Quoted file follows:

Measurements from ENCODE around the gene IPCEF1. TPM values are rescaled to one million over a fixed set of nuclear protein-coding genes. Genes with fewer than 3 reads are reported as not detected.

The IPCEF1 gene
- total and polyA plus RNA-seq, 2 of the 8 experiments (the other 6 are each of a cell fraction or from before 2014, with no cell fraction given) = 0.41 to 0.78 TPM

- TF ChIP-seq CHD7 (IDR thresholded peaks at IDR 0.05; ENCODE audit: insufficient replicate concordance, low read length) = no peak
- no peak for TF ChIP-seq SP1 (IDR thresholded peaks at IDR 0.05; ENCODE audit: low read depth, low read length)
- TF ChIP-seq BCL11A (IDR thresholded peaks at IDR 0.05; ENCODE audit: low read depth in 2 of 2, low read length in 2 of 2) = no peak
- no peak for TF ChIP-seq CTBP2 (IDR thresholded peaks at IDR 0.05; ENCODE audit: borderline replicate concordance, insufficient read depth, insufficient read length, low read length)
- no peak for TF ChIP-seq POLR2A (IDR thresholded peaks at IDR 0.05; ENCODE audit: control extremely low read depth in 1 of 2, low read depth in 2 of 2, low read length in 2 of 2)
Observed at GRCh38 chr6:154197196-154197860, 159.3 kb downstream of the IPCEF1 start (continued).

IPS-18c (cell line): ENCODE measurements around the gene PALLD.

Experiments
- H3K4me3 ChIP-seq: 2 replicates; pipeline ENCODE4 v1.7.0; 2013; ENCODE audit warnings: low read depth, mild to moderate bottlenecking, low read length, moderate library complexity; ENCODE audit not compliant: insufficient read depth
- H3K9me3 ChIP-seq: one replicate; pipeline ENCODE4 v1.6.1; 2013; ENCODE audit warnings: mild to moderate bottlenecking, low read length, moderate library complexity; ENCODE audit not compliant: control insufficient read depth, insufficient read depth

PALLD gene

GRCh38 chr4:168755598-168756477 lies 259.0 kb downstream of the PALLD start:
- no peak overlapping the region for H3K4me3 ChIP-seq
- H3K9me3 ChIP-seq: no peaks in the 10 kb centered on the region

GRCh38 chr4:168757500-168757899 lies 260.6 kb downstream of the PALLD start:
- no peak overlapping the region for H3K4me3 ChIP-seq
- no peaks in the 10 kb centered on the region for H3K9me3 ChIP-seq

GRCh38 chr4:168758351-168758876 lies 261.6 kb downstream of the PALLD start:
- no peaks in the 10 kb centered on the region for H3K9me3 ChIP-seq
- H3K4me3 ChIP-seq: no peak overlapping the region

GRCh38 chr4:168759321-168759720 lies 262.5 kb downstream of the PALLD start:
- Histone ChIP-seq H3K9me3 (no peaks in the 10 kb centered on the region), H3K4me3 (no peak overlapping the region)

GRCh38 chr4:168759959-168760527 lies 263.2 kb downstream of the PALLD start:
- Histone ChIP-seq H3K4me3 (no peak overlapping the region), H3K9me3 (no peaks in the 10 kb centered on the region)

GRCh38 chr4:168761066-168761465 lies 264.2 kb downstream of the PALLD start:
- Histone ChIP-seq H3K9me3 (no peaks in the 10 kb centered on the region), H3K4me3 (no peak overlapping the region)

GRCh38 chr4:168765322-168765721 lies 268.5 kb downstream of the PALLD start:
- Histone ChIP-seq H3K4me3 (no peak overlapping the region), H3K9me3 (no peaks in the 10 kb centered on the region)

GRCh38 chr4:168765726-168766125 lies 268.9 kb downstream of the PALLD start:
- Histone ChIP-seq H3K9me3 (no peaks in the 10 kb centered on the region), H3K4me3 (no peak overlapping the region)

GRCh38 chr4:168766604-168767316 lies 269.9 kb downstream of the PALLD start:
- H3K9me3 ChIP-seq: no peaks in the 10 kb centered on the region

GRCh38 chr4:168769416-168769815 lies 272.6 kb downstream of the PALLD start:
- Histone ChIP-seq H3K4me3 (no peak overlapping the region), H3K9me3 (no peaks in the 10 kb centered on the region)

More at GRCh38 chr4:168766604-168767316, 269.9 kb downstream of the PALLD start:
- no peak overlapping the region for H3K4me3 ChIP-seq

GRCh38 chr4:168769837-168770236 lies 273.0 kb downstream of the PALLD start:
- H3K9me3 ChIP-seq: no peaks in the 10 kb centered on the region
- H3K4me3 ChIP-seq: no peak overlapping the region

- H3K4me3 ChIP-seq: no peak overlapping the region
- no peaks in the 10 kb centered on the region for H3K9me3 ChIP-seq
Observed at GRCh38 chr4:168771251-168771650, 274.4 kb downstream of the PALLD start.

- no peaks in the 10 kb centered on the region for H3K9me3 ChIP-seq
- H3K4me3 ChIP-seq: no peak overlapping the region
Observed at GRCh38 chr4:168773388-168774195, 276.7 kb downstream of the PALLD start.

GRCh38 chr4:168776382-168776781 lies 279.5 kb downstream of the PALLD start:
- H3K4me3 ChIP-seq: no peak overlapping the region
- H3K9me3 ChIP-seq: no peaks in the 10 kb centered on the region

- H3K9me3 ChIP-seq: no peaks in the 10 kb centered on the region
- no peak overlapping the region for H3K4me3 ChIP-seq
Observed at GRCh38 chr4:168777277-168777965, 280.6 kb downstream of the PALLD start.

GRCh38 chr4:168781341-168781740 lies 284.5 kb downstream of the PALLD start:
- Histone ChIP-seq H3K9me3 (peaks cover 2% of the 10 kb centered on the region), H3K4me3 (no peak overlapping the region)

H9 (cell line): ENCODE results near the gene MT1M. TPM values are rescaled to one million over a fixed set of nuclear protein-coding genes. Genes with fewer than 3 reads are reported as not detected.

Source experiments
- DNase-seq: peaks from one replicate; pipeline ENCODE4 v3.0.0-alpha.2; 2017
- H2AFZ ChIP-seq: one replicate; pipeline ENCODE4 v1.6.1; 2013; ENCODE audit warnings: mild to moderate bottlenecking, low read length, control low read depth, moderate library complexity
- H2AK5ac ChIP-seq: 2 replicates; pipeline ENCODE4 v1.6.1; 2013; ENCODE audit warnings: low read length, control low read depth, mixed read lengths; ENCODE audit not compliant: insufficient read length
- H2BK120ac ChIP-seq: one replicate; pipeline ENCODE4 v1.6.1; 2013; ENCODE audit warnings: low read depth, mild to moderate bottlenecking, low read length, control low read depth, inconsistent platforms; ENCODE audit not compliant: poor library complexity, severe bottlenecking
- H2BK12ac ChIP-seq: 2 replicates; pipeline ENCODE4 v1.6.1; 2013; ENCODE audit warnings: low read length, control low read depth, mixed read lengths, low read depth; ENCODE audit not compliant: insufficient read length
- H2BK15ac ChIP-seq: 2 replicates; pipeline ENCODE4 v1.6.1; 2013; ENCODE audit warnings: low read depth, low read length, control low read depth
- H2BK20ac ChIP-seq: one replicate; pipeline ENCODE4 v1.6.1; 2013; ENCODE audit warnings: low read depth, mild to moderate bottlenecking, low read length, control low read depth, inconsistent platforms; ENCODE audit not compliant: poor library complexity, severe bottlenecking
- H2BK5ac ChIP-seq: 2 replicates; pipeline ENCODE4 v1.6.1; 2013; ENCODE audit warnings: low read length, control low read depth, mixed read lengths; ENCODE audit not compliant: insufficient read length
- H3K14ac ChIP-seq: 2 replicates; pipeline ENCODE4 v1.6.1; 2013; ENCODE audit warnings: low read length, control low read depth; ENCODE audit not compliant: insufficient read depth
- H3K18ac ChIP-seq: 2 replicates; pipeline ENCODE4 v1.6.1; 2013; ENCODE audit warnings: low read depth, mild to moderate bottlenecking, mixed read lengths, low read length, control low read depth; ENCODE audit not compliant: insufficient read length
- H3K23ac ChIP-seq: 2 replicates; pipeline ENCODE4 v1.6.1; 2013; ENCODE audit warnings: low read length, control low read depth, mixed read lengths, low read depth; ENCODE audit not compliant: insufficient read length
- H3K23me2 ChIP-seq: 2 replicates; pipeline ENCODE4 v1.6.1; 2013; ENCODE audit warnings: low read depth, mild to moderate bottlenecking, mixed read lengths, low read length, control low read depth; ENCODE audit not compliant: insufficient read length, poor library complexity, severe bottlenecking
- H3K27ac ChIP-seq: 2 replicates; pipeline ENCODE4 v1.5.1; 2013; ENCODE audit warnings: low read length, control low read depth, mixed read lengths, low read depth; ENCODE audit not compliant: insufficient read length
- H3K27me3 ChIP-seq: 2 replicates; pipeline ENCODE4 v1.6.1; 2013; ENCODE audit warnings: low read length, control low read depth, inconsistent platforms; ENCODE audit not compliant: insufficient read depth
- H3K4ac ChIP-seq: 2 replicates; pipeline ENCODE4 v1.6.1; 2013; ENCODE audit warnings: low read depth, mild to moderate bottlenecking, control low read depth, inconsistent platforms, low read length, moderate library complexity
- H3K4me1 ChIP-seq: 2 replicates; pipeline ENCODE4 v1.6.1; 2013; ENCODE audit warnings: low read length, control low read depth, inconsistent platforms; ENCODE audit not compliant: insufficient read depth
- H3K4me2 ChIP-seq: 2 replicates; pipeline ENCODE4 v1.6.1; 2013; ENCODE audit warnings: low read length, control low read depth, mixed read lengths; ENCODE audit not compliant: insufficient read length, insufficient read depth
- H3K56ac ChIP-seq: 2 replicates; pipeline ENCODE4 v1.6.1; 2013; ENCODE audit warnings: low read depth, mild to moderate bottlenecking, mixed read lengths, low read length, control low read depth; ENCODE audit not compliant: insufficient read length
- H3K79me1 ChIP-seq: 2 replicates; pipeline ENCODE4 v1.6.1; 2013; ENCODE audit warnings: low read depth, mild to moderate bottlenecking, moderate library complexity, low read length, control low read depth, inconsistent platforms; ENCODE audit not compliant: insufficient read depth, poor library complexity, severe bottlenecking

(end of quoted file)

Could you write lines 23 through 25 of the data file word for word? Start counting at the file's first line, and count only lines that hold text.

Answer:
- H3K4me3 ChIP-seq: no peak overlapping the region

GRCh38 chr4:168759321-168759720 lies 262.5 kb downstream of the PALLD start:
- Histone ChIP-seq H3K9me3 (no peaks in the 10 kb centered on the region), H3K4me3 (no peak overlapping the region)